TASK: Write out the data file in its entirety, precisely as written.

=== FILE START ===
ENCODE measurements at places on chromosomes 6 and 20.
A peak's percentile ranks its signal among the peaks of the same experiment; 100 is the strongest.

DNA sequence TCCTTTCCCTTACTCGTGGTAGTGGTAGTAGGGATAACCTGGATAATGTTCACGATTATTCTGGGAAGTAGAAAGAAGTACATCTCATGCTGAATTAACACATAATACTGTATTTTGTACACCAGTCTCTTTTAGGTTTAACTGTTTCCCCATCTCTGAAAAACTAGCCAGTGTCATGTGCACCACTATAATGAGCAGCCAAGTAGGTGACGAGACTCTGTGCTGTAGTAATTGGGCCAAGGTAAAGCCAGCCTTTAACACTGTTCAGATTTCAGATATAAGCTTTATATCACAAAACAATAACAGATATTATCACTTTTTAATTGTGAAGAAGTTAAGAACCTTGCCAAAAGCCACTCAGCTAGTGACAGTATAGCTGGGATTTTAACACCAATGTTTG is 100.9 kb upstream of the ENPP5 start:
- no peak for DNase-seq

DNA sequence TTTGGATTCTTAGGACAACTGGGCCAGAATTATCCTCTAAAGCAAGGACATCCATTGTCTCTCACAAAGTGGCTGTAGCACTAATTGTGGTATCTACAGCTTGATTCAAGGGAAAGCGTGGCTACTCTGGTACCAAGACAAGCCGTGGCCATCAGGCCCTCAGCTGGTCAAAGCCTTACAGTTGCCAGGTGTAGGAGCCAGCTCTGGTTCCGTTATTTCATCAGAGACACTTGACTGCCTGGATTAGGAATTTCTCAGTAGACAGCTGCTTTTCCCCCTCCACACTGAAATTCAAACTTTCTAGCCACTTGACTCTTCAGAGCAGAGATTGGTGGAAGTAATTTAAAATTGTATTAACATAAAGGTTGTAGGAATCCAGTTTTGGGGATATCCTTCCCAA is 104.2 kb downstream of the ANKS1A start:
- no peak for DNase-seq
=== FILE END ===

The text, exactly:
ENCODE measurements at places on chromosomes 6 and 20.
A peak's percentile ranks its signal among the peaks of the same experiment; 100 is the strongest.

DNA sequence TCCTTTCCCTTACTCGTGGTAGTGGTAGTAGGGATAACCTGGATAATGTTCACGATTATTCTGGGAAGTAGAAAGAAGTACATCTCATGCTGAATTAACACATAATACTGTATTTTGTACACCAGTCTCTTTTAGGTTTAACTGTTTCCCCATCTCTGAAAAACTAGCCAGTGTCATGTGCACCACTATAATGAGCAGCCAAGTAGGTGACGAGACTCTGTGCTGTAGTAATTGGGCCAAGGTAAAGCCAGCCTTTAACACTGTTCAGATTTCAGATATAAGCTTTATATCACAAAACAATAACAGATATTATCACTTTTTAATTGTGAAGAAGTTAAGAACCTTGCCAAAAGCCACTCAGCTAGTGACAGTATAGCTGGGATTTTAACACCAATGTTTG is 100.9 kb upstream of the ENPP5 start:
- no peak for DNase-seq

DNA sequence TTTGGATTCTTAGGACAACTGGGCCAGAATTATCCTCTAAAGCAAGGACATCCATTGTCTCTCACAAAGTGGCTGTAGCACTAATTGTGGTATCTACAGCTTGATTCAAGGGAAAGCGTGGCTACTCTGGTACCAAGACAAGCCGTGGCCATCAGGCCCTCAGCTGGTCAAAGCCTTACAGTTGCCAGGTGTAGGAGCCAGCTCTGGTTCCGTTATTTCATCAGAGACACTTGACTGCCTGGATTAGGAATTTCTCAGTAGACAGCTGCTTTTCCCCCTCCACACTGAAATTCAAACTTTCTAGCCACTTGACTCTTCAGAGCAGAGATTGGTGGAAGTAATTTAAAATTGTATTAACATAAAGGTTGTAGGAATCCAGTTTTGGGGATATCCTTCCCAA is 104.2 kb downstream of the ANKS1A start:
- no peak for DNase-seq